Earlier this week, the HEALTHCARE DESIGN Editorial team was given a tour of the Cleveland Clinic Richard E. Jacobs Health Center in Avon, Ohio. The 190,000-square-foot center for advanced specialty and primary care, includes an outpatient surgery center, infusion suite for chemotherapy, full scale imaging center and a retail optometry and pharmacy on site.

A 24-hour emergency department with helipad will open in late summer, but the design –as explained by Geoffrey Aiken, AIA, LEED AP, and Michael Ball, AIA from design firm URS — was executed with the future in mind; a future that has now come to pass.

The ED was designed with a flow to accomodate the influx of newly insured patients that will be presumably flooding emergency departments around the country. The theory is that these previously uninsured patients will hit the ED because they either do not have primary care physicians to go to for minor things like the flu or small injuries, but also because the ED is where they are used to going when their illnesses in the past have worsened to the point of needing a doctor's care.

Regardless of why they get there, the ED is looking to get even more crowded than it already is, and the URS team acted proactively to circumvent the issue. Patients are routed into a small triage area and immediately assessed as high or low acuity. Low acuity patients are routed one way, to a smaller section of the ED with curtained cubicles where they can be given meds or prescriptions, then sent back out the door towards home. Higher acuity patients are routed the other way, towards either a traditional ED exam room or an observation room located between the two sections. The plan is to keep the high acuity beds from being tied up with easily treated and discharged patients who come to the ED when they really should be seen by primary care; in theory, at least, it should work perfectly.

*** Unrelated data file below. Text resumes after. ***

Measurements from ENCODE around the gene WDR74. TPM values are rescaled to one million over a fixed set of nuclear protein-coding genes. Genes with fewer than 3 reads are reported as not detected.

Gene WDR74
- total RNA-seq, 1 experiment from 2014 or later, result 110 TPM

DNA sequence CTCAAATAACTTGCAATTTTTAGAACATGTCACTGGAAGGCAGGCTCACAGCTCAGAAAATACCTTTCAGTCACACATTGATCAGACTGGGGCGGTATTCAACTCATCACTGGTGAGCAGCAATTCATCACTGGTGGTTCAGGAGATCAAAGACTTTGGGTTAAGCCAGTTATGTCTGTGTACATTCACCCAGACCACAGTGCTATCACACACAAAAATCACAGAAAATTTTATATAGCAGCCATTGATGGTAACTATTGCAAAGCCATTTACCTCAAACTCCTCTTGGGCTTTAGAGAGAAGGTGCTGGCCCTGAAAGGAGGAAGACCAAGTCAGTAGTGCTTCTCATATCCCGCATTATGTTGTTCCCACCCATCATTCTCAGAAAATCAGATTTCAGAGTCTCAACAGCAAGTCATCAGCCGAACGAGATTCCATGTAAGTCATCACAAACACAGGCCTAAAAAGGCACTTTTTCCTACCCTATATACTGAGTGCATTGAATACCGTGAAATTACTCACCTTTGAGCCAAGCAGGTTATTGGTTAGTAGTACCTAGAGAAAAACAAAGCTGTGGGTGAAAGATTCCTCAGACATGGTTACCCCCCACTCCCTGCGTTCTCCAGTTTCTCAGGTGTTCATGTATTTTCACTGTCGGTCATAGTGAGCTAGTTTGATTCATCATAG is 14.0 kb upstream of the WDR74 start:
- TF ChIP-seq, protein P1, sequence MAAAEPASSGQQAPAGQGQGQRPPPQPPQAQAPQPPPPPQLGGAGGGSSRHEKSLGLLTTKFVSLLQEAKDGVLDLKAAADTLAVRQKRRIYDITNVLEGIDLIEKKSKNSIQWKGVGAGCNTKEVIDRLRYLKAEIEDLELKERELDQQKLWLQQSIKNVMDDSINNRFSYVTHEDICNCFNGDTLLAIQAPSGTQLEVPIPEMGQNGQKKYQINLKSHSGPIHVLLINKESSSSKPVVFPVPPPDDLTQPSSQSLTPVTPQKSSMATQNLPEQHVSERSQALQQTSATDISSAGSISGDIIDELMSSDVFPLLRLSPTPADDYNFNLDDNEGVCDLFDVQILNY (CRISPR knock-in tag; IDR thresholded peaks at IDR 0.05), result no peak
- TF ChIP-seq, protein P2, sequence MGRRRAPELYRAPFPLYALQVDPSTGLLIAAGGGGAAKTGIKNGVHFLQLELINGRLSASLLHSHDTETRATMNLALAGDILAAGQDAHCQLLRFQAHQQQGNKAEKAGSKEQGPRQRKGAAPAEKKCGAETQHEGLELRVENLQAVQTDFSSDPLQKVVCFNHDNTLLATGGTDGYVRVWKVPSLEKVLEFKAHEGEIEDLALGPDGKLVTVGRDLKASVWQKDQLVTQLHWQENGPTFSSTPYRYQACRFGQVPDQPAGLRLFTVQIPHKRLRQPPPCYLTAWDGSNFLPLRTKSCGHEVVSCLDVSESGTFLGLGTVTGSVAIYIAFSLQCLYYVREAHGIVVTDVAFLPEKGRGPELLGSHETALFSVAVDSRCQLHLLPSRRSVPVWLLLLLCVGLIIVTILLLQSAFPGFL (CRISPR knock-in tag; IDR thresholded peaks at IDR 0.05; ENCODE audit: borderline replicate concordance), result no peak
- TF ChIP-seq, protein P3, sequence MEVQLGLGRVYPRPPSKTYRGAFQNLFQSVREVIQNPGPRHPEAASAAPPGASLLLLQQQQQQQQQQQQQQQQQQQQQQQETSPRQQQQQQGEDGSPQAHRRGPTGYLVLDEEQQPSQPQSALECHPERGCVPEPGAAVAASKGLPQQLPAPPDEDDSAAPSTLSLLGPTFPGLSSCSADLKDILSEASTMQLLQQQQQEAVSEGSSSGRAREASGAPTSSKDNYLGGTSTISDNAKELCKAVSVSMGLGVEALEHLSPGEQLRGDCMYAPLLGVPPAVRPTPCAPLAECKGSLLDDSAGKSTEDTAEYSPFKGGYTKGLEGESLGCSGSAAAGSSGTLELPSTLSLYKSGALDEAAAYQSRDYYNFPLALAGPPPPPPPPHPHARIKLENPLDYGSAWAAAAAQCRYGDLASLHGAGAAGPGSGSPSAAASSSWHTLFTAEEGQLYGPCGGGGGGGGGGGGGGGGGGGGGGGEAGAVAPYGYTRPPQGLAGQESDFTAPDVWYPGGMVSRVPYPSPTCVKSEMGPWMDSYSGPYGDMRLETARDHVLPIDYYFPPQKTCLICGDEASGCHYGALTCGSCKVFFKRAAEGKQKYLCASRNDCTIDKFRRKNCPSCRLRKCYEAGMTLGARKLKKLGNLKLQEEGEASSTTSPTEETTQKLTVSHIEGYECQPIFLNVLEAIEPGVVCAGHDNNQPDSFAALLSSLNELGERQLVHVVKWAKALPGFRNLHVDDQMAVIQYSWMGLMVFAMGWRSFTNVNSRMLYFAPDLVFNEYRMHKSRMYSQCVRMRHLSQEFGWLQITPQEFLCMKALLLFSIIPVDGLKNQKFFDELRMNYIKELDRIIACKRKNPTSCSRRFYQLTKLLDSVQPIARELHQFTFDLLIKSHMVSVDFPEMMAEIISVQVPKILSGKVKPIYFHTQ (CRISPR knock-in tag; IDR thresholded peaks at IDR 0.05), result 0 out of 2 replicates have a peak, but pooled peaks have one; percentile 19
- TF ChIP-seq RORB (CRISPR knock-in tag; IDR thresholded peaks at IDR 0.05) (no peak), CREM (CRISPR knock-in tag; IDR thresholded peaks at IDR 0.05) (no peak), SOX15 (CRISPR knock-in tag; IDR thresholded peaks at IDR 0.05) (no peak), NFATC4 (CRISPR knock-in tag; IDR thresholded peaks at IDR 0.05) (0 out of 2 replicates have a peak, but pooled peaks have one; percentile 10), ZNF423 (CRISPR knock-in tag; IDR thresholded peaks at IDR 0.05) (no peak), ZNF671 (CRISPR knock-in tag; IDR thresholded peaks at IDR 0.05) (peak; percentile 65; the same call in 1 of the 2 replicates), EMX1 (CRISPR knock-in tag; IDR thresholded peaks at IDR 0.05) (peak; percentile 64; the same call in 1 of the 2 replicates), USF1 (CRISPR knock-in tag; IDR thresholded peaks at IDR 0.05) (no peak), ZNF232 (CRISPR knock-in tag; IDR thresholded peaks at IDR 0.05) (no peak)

This "split flow" design sounds simple, but the predictive thinking behind it shows a forward-thinking idea executed well. Will more EDs start to split their flow now that the Supreme Court has made its ruling? I would think so, but facilities that planned ahead like the Jacobs Health Center would seem to have a leg up in dealing with the crowds for the near future.